Q & A Library
No Time to Cook?
I would love to prepare healthy meals for my family, but I just don't have the time. We're living on take-out. Any suggestions?
Answer (Published 5/10/2007)
You're not alone. Most people say the biggest barrier to preparing healthful meals these days is lack of time. One solution I recommend is a slow cooker, formerly called a crockpot. New versions of this classic kitchen tool are much better, with programmable functions. You can put fresh, healthy, organic ingredients into a slow cooker in the morning and have a delicious soup or stew ready to eat when you get home. The cooker will keep the food hot and fresh even if family members have to eat at different times. Another virtue of slow cookers is that the lower temperatures they use may help preserve nutrients that can be lost when food is cooked rapidly at high heat. And food cooked slowly often tastes better. Slow cooking can even help you cut grocery bills (and is much more economical than take-out) because you can use inexpensive ingredients such as dried beans that have been soaked overnight rather than more costly canned beans. There is no end of healthy recipes that lend themselves to slow cooking.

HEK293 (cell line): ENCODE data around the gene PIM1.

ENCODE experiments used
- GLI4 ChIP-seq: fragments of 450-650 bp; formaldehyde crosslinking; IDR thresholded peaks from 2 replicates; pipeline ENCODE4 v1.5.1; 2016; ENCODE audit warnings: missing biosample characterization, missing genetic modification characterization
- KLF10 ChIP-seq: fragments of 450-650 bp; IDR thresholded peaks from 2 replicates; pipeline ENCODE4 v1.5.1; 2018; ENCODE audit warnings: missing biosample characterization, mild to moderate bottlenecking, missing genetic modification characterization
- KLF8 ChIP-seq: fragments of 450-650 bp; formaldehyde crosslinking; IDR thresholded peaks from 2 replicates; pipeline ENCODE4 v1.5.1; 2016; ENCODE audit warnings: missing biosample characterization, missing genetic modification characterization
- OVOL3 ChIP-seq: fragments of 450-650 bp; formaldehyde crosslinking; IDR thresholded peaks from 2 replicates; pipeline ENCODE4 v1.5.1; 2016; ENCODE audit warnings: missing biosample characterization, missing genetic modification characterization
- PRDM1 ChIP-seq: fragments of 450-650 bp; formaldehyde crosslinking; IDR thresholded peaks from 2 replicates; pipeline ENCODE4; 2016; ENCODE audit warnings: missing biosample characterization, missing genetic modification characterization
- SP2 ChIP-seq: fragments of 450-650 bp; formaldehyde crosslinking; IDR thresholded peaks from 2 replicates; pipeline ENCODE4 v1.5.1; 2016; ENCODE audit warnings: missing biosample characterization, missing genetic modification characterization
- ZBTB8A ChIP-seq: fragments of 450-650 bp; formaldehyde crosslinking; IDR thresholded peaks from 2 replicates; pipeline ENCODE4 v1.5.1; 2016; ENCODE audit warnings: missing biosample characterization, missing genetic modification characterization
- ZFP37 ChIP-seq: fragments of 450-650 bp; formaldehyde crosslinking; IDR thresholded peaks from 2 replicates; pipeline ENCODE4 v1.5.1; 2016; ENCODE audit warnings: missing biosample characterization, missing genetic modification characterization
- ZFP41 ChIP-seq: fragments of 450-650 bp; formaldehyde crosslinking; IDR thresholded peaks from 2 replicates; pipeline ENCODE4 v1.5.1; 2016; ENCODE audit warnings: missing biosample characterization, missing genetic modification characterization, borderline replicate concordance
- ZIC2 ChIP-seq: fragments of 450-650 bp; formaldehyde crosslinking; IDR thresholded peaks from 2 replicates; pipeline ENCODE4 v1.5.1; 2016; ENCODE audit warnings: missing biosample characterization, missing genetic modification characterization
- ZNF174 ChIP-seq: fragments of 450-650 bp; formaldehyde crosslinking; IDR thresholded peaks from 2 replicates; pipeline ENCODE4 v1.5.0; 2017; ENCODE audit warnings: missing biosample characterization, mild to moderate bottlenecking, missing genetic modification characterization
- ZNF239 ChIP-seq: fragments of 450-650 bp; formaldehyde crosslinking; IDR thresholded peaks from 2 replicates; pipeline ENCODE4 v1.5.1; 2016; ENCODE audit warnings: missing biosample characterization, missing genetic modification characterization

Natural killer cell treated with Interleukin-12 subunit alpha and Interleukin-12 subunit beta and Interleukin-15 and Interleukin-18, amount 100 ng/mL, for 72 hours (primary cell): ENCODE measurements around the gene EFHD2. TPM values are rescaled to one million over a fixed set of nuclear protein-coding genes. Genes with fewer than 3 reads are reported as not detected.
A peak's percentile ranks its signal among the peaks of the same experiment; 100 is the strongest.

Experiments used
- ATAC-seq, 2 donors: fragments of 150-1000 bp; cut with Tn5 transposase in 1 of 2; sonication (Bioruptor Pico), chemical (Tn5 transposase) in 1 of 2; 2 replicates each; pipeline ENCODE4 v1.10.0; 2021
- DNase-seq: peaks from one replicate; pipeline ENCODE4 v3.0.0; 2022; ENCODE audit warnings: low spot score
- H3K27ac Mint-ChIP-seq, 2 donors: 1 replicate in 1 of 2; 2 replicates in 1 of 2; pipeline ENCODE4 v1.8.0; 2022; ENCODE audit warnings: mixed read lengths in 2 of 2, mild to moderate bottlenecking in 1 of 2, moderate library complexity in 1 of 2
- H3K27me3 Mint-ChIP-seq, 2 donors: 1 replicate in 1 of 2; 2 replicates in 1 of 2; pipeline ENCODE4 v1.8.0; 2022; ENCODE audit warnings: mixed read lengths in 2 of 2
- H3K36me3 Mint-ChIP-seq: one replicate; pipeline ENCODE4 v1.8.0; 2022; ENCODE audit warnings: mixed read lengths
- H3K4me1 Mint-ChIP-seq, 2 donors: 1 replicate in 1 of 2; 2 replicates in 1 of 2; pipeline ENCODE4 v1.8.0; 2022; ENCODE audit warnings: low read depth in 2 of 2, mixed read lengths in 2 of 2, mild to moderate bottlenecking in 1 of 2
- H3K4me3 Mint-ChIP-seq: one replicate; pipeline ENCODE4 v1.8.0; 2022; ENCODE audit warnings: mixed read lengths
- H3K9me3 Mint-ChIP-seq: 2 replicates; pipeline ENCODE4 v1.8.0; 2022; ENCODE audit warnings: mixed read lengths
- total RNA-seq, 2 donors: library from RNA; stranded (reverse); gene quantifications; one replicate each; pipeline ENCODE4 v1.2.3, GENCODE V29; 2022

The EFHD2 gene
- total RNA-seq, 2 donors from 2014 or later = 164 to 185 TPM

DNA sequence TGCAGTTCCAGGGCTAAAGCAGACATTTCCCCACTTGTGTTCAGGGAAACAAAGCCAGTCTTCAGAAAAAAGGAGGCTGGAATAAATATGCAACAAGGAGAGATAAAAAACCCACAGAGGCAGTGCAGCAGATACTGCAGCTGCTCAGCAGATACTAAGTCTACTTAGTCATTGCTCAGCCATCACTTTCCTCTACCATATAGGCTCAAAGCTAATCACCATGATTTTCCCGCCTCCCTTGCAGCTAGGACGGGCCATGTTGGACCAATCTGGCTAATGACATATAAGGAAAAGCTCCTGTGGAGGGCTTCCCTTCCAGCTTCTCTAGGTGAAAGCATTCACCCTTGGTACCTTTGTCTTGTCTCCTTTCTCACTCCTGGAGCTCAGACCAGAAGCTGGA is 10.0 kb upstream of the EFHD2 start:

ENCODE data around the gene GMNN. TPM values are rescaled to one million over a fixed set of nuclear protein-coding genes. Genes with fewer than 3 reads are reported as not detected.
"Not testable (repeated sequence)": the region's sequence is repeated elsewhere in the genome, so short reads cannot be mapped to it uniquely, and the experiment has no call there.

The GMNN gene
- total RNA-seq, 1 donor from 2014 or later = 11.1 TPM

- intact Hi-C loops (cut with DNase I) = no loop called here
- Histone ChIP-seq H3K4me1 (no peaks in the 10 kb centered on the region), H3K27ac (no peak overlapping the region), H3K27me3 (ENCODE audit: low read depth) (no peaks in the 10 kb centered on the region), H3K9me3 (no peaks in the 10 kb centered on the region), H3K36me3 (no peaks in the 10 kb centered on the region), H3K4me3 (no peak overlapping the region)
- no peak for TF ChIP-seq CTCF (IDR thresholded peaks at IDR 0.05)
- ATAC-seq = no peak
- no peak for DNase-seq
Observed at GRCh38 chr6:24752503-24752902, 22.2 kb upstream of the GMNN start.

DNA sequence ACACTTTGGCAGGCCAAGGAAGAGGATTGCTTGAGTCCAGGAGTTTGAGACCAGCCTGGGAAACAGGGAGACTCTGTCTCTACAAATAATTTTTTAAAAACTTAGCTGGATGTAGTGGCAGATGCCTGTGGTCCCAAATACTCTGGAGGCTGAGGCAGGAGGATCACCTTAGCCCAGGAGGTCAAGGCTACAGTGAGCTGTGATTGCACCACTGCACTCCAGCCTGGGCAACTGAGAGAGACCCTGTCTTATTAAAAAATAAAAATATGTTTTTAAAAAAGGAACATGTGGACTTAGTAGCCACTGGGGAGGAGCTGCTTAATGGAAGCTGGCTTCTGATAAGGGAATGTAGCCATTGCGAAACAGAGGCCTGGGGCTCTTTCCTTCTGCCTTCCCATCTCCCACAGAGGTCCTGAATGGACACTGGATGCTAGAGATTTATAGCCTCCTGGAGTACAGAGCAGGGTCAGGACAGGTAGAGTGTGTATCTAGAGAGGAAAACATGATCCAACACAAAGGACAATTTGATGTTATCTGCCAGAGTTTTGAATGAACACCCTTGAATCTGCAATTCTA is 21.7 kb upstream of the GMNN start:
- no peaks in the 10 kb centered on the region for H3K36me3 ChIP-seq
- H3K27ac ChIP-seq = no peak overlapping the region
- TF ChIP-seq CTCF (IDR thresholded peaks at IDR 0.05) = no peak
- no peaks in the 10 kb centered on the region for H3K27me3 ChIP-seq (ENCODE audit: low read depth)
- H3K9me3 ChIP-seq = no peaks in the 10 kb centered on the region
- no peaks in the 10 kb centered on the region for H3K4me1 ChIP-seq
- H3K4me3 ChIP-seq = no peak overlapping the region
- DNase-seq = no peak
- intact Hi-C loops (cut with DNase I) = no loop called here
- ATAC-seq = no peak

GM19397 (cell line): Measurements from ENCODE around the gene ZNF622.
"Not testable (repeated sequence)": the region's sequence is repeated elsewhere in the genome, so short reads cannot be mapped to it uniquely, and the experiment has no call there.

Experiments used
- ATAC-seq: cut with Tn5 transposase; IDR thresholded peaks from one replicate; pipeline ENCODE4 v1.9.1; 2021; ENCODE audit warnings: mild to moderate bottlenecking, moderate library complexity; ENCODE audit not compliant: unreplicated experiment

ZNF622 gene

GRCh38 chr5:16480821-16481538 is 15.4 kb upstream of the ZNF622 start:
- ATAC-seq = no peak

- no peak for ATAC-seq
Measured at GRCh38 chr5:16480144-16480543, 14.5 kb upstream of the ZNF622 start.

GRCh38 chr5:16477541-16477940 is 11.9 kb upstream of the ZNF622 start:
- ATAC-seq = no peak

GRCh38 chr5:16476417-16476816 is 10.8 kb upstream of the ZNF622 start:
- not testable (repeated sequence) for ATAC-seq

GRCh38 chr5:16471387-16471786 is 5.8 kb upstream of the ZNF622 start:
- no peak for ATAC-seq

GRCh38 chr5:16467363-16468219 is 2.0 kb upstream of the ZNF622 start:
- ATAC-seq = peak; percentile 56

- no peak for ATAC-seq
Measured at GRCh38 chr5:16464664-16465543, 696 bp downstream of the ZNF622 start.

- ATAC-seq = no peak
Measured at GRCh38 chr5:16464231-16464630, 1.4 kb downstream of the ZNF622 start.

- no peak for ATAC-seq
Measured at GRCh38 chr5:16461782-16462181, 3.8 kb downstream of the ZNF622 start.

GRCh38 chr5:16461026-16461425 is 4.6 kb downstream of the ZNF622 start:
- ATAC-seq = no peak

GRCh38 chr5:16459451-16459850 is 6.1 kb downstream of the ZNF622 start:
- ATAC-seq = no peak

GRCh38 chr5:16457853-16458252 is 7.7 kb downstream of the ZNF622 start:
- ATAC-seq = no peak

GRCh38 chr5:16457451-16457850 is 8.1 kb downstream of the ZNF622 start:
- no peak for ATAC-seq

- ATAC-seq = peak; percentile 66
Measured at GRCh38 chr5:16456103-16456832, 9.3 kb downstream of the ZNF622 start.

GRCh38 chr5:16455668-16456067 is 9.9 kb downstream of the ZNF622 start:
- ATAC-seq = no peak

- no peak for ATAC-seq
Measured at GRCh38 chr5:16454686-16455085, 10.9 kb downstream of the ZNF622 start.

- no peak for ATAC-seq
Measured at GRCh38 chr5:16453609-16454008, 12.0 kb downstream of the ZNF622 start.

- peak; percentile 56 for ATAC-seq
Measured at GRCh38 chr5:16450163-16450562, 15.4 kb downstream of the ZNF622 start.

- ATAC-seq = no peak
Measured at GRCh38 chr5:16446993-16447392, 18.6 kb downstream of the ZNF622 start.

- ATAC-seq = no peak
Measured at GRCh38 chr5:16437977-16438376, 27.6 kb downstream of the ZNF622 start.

Another handy appliance that can make meal preparation easier and healthier is an automatic rice cooker that you can fill, turn on and forget - these pots cook rice perfectly. Once the rice is cooked, the heat goes down automatically so that the contents stay warm and in perfect condition for hours. Again you can fill it in the morning, set the controls, and have rice the way you like it when you get home - no guesswork at all. You can use a rice cooker to prepare all kinds of whole grains including quinoa, millet, kasha, bulgur and others. Getting most of your carbohydrates from true, slow-digesting, whole grains (as opposed to grains that have been pulverized into flour) is one of the best nutritional moves you can make for yourself and your family.
Andrew Weil, M.D.
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